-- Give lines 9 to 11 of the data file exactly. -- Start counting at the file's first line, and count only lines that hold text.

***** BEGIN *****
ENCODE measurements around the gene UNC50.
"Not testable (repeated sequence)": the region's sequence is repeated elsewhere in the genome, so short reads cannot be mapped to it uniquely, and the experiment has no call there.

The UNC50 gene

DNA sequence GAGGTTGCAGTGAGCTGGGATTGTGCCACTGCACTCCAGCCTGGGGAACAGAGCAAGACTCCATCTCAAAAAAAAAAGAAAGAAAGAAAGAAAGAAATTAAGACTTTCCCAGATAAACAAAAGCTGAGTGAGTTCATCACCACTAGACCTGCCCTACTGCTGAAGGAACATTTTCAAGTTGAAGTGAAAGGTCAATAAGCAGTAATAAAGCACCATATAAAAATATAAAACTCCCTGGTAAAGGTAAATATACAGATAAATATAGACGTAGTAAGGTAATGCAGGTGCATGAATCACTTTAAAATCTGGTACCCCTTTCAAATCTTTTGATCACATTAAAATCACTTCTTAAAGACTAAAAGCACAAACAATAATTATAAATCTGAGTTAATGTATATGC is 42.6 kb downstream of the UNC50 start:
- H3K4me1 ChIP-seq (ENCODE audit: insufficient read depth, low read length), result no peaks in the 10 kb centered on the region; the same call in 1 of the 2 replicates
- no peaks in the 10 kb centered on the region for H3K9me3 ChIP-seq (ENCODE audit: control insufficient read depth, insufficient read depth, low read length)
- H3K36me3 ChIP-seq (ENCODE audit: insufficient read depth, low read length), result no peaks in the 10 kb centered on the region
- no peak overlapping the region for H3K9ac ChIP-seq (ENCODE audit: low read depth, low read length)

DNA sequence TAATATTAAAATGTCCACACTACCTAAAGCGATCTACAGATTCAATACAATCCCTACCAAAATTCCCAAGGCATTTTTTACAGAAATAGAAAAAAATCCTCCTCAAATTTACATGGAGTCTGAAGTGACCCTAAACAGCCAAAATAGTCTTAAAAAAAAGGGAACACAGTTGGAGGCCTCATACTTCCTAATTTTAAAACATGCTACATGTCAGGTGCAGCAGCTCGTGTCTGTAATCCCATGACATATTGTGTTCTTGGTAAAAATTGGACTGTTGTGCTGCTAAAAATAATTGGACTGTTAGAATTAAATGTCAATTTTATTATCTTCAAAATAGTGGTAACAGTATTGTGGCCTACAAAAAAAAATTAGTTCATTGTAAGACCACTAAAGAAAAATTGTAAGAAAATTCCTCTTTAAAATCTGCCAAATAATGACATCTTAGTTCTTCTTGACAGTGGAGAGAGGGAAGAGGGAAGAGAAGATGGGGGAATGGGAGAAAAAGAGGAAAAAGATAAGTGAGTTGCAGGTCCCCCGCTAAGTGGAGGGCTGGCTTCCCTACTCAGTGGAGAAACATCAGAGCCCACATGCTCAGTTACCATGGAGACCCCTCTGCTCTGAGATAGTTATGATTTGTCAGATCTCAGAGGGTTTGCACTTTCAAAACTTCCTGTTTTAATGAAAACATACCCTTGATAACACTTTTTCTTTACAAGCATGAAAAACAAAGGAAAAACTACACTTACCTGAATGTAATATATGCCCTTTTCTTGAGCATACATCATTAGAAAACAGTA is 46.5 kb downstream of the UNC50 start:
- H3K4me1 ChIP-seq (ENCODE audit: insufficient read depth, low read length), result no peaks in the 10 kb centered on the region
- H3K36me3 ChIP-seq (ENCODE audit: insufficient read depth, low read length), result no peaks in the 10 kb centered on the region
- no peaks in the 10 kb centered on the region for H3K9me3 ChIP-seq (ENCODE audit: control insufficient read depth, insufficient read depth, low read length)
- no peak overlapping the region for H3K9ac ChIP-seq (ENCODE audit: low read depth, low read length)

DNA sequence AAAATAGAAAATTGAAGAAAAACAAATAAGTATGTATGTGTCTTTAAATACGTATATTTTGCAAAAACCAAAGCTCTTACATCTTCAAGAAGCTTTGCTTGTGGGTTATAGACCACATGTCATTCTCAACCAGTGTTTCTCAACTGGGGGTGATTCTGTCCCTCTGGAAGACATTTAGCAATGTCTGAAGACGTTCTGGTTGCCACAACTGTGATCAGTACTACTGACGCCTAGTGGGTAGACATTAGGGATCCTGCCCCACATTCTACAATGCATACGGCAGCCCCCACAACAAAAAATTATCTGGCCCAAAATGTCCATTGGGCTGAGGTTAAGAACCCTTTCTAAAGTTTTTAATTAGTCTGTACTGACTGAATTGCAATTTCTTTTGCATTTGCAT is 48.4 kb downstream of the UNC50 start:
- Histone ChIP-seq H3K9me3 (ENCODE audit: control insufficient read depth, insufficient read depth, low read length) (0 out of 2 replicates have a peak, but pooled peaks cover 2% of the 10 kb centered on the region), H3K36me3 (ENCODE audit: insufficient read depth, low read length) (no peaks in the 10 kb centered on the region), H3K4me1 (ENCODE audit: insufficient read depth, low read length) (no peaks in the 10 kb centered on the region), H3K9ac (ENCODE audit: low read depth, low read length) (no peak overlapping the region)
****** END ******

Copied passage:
DNA sequence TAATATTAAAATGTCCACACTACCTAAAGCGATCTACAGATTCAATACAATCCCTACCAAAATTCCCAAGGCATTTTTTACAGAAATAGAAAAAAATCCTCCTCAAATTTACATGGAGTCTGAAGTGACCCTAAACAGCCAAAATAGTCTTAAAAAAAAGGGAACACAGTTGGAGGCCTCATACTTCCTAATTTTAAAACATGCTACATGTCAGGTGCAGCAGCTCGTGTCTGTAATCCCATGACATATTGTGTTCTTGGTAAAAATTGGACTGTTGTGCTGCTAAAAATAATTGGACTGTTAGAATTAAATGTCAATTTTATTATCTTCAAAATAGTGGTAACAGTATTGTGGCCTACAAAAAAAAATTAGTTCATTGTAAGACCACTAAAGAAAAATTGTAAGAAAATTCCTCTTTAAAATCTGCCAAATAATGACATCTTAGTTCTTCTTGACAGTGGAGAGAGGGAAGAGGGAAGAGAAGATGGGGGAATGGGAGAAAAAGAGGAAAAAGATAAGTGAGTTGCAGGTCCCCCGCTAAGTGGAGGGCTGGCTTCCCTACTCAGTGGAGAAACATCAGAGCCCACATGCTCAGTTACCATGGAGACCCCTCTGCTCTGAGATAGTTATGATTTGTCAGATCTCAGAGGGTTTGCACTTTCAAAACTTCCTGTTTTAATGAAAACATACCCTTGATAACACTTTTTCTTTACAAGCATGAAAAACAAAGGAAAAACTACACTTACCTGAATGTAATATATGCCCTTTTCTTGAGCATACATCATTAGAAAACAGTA is 46.5 kb downstream of the UNC50 start:
- H3K4me1 ChIP-seq (ENCODE audit: insufficient read depth, low read length), result no peaks in the 10 kb centered on the region
- H3K36me3 ChIP-seq (ENCODE audit: insufficient read depth, low read length), result no peaks in the 10 kb centered on the region